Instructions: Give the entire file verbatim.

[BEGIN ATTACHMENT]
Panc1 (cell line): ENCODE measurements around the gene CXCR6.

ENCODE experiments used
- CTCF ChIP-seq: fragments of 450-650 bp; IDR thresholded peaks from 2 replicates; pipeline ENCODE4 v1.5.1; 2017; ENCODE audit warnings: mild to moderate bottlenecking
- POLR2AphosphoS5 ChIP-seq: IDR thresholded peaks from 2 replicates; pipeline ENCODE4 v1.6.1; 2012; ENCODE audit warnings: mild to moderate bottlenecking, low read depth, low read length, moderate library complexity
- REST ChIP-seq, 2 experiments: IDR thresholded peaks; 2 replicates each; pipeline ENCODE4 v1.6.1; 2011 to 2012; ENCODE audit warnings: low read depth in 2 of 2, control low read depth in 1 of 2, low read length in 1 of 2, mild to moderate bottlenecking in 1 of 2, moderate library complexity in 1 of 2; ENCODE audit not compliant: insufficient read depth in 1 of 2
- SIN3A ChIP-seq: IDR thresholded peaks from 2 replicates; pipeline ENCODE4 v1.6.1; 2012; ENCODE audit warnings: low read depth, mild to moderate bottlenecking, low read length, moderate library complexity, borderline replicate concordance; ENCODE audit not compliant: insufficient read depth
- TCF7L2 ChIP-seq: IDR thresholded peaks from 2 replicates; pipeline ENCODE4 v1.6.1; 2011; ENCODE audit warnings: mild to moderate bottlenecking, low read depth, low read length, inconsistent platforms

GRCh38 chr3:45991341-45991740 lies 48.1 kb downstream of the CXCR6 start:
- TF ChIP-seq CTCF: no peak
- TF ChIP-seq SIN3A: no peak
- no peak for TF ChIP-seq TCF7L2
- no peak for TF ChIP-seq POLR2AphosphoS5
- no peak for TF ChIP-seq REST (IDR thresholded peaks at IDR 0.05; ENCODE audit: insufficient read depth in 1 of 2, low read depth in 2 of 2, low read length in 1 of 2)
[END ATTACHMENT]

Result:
Panc1 (cell line): ENCODE measurements around the gene CXCR6.

ENCODE experiments used
- CTCF ChIP-seq: fragments of 450-650 bp; IDR thresholded peaks from 2 replicates; pipeline ENCODE4 v1.5.1; 2017; ENCODE audit warnings: mild to moderate bottlenecking
- POLR2AphosphoS5 ChIP-seq: IDR thresholded peaks from 2 replicates; pipeline ENCODE4 v1.6.1; 2012; ENCODE audit warnings: mild to moderate bottlenecking, low read depth, low read length, moderate library complexity
- REST ChIP-seq, 2 experiments: IDR thresholded peaks; 2 replicates each; pipeline ENCODE4 v1.6.1; 2011 to 2012; ENCODE audit warnings: low read depth in 2 of 2, control low read depth in 1 of 2, low read length in 1 of 2, mild to moderate bottlenecking in 1 of 2, moderate library complexity in 1 of 2; ENCODE audit not compliant: insufficient read depth in 1 of 2
- SIN3A ChIP-seq: IDR thresholded peaks from 2 replicates; pipeline ENCODE4 v1.6.1; 2012; ENCODE audit warnings: low read depth, mild to moderate bottlenecking, low read length, moderate library complexity, borderline replicate concordance; ENCODE audit not compliant: insufficient read depth
- TCF7L2 ChIP-seq: IDR thresholded peaks from 2 replicates; pipeline ENCODE4 v1.6.1; 2011; ENCODE audit warnings: mild to moderate bottlenecking, low read depth, low read length, inconsistent platforms

GRCh38 chr3:45991341-45991740 lies 48.1 kb downstream of the CXCR6 start:
- TF ChIP-seq CTCF: no peak
- TF ChIP-seq SIN3A: no peak
- no peak for TF ChIP-seq TCF7L2
- no peak for TF ChIP-seq POLR2AphosphoS5
- no peak for TF ChIP-seq REST (IDR thresholded peaks at IDR 0.05; ENCODE audit: insufficient read depth in 1 of 2, low read depth in 2 of 2, low read length in 1 of 2)